‘The trick is to keep your reader believing in the characters and the story – even though both of you know it’s a work of fiction’ — Margaret Attwood

5. Write in the hand of another...

Once you have an idea or the outline of your piece, consider how this might sound in the voice of a different author. How would Shakespeare or Bram Stoker, Bryon or Charles Bukowski attack the subject? Who is your favourite author or poet? How might they address the subject? With your personal twist on the finished article, does this make your entry more or less compelling?

6. Overcome writer’s block... What ideas do you have for overcoming it?

For a change, here are a few ideas on how not to do it!!


You do not overcome writer’s block by refusing to write until you feel ‘inspired’.
You do not overcome writer’s block by procrastinating or making excuses.
You do not overcome writer’s block by watching TV.
You know all the excuses already don’t you?

7. Know your characters

The back story is sometimes more important than the tale.  To develop a living, breathing, multi-faceted character, it is important to know more about the character than you will ever use in a short work. Here is a list of common character details to help you get started.

NamePetsFriendsSomething hated?
AgeReligionFavourite colourMedical history
JobHobbiesFavourite foodsMannerisms
EthnicityPartnered?Drinking patternsPhobias
AppearanceChildren?Sleep patternsStrong memories

Imagining all these details will help you get to know your character, but your reader probably won’t need to know much more than the most important things in four areas:

  • Appearance. You could include one or two hints of appearance to give your reader a visual understanding of the character.
  • Action. Show the reader what kind of person your character is, by describing what they are doing.
  • Speech. Develop the character as a person.  Avoid having your character merely announce important plot details.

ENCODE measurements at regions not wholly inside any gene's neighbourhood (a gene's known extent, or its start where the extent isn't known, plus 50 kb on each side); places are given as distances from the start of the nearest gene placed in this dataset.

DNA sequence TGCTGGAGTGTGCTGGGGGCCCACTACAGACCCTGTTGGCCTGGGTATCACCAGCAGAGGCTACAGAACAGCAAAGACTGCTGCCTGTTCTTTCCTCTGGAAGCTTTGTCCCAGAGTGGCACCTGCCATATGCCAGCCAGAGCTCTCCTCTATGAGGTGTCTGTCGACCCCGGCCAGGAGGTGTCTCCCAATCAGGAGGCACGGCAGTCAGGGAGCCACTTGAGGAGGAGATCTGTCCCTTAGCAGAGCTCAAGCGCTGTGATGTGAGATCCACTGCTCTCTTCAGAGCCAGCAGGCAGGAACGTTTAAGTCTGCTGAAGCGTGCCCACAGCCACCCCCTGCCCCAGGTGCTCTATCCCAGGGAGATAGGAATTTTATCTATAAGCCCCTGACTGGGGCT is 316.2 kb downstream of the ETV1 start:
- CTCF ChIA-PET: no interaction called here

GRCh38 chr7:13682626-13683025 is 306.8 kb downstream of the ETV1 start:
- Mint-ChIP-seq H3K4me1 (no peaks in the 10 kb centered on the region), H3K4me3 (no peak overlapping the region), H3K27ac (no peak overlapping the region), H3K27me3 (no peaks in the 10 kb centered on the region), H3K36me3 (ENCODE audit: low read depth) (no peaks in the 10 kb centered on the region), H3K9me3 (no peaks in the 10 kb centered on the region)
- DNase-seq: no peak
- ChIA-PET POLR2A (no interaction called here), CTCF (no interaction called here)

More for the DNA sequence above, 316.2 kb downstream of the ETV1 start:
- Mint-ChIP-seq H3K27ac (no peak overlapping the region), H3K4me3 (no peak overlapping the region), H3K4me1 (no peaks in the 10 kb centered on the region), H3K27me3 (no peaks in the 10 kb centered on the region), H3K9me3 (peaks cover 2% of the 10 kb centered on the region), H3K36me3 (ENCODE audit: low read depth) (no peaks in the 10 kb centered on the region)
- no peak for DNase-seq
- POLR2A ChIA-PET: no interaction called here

• Thought. Bring the reader into your character’s mind.  Show them your character’s unexpressed memories, fears, and hopes.

8. What if?

Ask of your characters:

What if s/he is from a different culture?
What if she is a he – and vice versa?
What if this was based abroad or by the coast/in town?
What if there was someone else involved?
What if they had much less or much more …?
What if s/he didn’t do it?

If you are writing a poem, what if you wrote it from a different point of view – ‘I’ or ‘you’ instead of ‘he’ or ‘she’. You might write a persona poem in the voice of someone or something else: perhaps the voice of the poem is that of a clock marking time. In a poem about a Maths teacher is it written from the point of view of the teacher or the pupil?

Think about the tense too – is the immediacy of the present tense better, or not?

9. Write your story or poem in the form of a letter

Write to an imaginary friend telling them about your story/poem outline.
Describe the characters and something good and awful about them!
Ask for feedback on two different scenarios or endings.
Tell them your hopes and fears for the finished article.
Explain how you could bring that about in a compelling story.

What is it about your story that will have copies ‘flying off the shelves’ – without resorting to clichés of course!

10. Learn from past winners

Our Competition Winners Anthologies for 2017 and 2018 are on sale for £2 including postage via the website – see the Competition Page for the link to Paypal. 

Read and/or discuss the previous winning entries. What did you enjoy about the poems and stories? What were the stand-out entries? What made them so readable or compelling?

Happy writing!